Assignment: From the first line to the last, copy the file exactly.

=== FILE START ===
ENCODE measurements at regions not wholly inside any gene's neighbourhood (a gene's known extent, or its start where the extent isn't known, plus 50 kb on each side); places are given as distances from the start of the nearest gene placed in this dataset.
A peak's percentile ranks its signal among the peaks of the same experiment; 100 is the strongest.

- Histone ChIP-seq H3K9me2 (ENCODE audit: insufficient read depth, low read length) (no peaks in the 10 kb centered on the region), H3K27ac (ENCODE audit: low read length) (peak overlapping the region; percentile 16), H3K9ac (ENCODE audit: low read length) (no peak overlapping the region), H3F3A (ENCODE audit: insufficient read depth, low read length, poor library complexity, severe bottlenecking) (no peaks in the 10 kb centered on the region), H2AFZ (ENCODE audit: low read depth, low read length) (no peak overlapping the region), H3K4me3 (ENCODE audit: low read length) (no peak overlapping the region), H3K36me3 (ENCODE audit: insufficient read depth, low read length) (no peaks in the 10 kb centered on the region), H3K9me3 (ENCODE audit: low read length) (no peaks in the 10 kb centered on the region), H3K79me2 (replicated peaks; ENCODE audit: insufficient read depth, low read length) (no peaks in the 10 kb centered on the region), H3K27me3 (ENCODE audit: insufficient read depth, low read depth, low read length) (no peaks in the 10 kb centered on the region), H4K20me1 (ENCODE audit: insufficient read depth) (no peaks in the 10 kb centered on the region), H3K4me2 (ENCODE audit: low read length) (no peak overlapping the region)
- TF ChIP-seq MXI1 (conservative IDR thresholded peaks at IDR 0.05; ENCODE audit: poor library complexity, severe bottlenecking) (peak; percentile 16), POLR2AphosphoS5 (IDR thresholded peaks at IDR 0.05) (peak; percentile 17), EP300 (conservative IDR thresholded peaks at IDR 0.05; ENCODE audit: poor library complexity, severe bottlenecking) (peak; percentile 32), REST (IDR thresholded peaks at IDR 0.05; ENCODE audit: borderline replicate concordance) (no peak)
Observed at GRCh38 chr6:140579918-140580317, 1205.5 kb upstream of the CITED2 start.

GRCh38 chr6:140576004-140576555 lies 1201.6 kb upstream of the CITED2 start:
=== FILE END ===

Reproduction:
ENCODE measurements at regions not wholly inside any gene's neighbourhood (a gene's known extent, or its start where the extent isn't known, plus 50 kb on each side); places are given as distances from the start of the nearest gene placed in this dataset.
A peak's percentile ranks its signal among the peaks of the same experiment; 100 is the strongest.

- Histone ChIP-seq H3K9me2 (ENCODE audit: insufficient read depth, low read length) (no peaks in the 10 kb centered on the region), H3K27ac (ENCODE audit: low read length) (peak overlapping the region; percentile 16), H3K9ac (ENCODE audit: low read length) (no peak overlapping the region), H3F3A (ENCODE audit: insufficient read depth, low read length, poor library complexity, severe bottlenecking) (no peaks in the 10 kb centered on the region), H2AFZ (ENCODE audit: low read depth, low read length) (no peak overlapping the region), H3K4me3 (ENCODE audit: low read length) (no peak overlapping the region), H3K36me3 (ENCODE audit: insufficient read depth, low read length) (no peaks in the 10 kb centered on the region), H3K9me3 (ENCODE audit: low read length) (no peaks in the 10 kb centered on the region), H3K79me2 (replicated peaks; ENCODE audit: insufficient read depth, low read length) (no peaks in the 10 kb centered on the region), H3K27me3 (ENCODE audit: insufficient read depth, low read depth, low read length) (no peaks in the 10 kb centered on the region), H4K20me1 (ENCODE audit: insufficient read depth) (no peaks in the 10 kb centered on the region), H3K4me2 (ENCODE audit: low read length) (no peak overlapping the region)
- TF ChIP-seq MXI1 (conservative IDR thresholded peaks at IDR 0.05; ENCODE audit: poor library complexity, severe bottlenecking) (peak; percentile 16), POLR2AphosphoS5 (IDR thresholded peaks at IDR 0.05) (peak; percentile 17), EP300 (conservative IDR thresholded peaks at IDR 0.05; ENCODE audit: poor library complexity, severe bottlenecking) (peak; percentile 32), REST (IDR thresholded peaks at IDR 0.05; ENCODE audit: borderline replicate concordance) (no peak)
Observed at GRCh38 chr6:140579918-140580317, 1205.5 kb upstream of the CITED2 start.

GRCh38 chr6:140576004-140576555 lies 1201.6 kb upstream of the CITED2 start: